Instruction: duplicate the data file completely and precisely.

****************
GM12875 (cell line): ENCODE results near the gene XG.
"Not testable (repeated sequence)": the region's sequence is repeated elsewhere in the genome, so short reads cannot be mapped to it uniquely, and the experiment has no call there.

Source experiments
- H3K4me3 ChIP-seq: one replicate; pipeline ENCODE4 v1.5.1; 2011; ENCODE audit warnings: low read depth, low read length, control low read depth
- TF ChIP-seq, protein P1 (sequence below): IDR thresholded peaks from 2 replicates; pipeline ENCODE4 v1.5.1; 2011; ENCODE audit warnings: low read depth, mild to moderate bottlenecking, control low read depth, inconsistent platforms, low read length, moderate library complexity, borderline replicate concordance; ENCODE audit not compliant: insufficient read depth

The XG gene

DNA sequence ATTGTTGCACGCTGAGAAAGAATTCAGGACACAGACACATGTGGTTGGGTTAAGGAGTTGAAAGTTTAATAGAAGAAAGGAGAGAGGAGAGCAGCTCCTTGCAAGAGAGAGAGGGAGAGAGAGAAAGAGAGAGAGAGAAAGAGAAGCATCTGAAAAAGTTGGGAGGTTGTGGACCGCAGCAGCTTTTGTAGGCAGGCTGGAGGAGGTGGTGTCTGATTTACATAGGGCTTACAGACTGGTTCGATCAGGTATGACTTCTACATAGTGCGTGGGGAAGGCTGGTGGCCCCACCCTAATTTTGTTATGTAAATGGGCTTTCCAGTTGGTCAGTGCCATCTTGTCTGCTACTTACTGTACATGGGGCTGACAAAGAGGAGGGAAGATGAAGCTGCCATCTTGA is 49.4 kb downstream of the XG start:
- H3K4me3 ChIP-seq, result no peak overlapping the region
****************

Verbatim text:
GM12875 (cell line): ENCODE results near the gene XG.
"Not testable (repeated sequence)": the region's sequence is repeated elsewhere in the genome, so short reads cannot be mapped to it uniquely, and the experiment has no call there.

Source experiments
- H3K4me3 ChIP-seq: one replicate; pipeline ENCODE4 v1.5.1; 2011; ENCODE audit warnings: low read depth, low read length, control low read depth
- TF ChIP-seq, protein P1 (sequence below): IDR thresholded peaks from 2 replicates; pipeline ENCODE4 v1.5.1; 2011; ENCODE audit warnings: low read depth, mild to moderate bottlenecking, control low read depth, inconsistent platforms, low read length, moderate library complexity, borderline replicate concordance; ENCODE audit not compliant: insufficient read depth

The XG gene

DNA sequence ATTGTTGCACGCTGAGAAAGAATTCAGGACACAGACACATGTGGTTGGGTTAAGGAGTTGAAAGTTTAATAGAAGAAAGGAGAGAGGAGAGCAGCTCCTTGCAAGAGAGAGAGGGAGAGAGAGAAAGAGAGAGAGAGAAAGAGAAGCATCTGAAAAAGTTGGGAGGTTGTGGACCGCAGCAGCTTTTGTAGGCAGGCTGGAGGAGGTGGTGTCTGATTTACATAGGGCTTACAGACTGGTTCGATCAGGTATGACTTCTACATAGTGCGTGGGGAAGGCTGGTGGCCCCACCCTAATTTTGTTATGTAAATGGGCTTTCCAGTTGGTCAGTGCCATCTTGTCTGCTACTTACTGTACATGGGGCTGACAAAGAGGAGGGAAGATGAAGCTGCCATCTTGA is 49.4 kb downstream of the XG start:
- H3K4me3 ChIP-seq, result no peak overlapping the region